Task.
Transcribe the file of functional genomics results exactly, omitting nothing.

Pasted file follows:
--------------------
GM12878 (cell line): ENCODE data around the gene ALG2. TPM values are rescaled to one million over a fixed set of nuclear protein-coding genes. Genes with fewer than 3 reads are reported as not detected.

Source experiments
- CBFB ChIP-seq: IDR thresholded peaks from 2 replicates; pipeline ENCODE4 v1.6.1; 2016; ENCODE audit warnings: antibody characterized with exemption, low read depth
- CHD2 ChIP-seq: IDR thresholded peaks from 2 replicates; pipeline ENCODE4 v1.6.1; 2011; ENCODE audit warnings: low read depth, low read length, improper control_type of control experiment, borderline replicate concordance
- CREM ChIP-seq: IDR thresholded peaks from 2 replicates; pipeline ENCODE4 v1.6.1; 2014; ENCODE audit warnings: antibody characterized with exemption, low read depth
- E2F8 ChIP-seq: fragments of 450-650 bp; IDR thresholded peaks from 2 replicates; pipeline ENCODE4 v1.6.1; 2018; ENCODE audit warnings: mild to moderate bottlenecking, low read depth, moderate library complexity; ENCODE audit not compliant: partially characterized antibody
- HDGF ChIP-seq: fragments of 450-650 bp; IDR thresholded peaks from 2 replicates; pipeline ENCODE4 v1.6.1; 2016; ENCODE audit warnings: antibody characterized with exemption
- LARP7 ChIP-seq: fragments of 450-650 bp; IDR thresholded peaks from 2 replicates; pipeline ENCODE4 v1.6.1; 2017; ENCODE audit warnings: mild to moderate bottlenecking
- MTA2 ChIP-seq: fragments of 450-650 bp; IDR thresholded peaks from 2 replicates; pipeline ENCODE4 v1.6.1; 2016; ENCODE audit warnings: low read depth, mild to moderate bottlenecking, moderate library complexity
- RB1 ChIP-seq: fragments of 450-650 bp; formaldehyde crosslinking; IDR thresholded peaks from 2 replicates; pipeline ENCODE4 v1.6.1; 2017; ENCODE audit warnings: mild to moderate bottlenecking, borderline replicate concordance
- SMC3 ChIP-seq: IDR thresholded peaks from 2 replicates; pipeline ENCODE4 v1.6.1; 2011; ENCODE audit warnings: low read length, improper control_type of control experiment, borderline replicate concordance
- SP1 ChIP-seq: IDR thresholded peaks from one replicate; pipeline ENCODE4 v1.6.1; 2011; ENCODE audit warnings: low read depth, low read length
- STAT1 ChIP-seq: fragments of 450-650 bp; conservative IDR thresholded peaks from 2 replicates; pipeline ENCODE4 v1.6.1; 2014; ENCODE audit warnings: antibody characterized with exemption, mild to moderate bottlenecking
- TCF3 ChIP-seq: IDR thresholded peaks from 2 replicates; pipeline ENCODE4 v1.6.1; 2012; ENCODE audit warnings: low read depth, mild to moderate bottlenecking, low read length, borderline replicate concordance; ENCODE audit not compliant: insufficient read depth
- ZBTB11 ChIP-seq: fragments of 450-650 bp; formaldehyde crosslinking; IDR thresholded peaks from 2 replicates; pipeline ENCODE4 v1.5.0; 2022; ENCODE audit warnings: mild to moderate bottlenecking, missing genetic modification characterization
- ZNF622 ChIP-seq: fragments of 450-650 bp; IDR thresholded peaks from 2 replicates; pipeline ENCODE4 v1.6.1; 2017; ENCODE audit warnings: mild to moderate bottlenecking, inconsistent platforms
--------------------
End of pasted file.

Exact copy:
GM12878 (cell line): ENCODE data around the gene ALG2. TPM values are rescaled to one million over a fixed set of nuclear protein-coding genes. Genes with fewer than 3 reads are reported as not detected.

Source experiments
- CBFB ChIP-seq: IDR thresholded peaks from 2 replicates; pipeline ENCODE4 v1.6.1; 2016; ENCODE audit warnings: antibody characterized with exemption, low read depth
- CHD2 ChIP-seq: IDR thresholded peaks from 2 replicates; pipeline ENCODE4 v1.6.1; 2011; ENCODE audit warnings: low read depth, low read length, improper control_type of control experiment, borderline replicate concordance
- CREM ChIP-seq: IDR thresholded peaks from 2 replicates; pipeline ENCODE4 v1.6.1; 2014; ENCODE audit warnings: antibody characterized with exemption, low read depth
- E2F8 ChIP-seq: fragments of 450-650 bp; IDR thresholded peaks from 2 replicates; pipeline ENCODE4 v1.6.1; 2018; ENCODE audit warnings: mild to moderate bottlenecking, low read depth, moderate library complexity; ENCODE audit not compliant: partially characterized antibody
- HDGF ChIP-seq: fragments of 450-650 bp; IDR thresholded peaks from 2 replicates; pipeline ENCODE4 v1.6.1; 2016; ENCODE audit warnings: antibody characterized with exemption
- LARP7 ChIP-seq: fragments of 450-650 bp; IDR thresholded peaks from 2 replicates; pipeline ENCODE4 v1.6.1; 2017; ENCODE audit warnings: mild to moderate bottlenecking
- MTA2 ChIP-seq: fragments of 450-650 bp; IDR thresholded peaks from 2 replicates; pipeline ENCODE4 v1.6.1; 2016; ENCODE audit warnings: low read depth, mild to moderate bottlenecking, moderate library complexity
- RB1 ChIP-seq: fragments of 450-650 bp; formaldehyde crosslinking; IDR thresholded peaks from 2 replicates; pipeline ENCODE4 v1.6.1; 2017; ENCODE audit warnings: mild to moderate bottlenecking, borderline replicate concordance
- SMC3 ChIP-seq: IDR thresholded peaks from 2 replicates; pipeline ENCODE4 v1.6.1; 2011; ENCODE audit warnings: low read length, improper control_type of control experiment, borderline replicate concordance
- SP1 ChIP-seq: IDR thresholded peaks from one replicate; pipeline ENCODE4 v1.6.1; 2011; ENCODE audit warnings: low read depth, low read length
- STAT1 ChIP-seq: fragments of 450-650 bp; conservative IDR thresholded peaks from 2 replicates; pipeline ENCODE4 v1.6.1; 2014; ENCODE audit warnings: antibody characterized with exemption, mild to moderate bottlenecking
- TCF3 ChIP-seq: IDR thresholded peaks from 2 replicates; pipeline ENCODE4 v1.6.1; 2012; ENCODE audit warnings: low read depth, mild to moderate bottlenecking, low read length, borderline replicate concordance; ENCODE audit not compliant: insufficient read depth
- ZBTB11 ChIP-seq: fragments of 450-650 bp; formaldehyde crosslinking; IDR thresholded peaks from 2 replicates; pipeline ENCODE4 v1.5.0; 2022; ENCODE audit warnings: mild to moderate bottlenecking, missing genetic modification characterization
- ZNF622 ChIP-seq: fragments of 450-650 bp; IDR thresholded peaks from 2 replicates; pipeline ENCODE4 v1.6.1; 2017; ENCODE audit warnings: mild to moderate bottlenecking, inconsistent platforms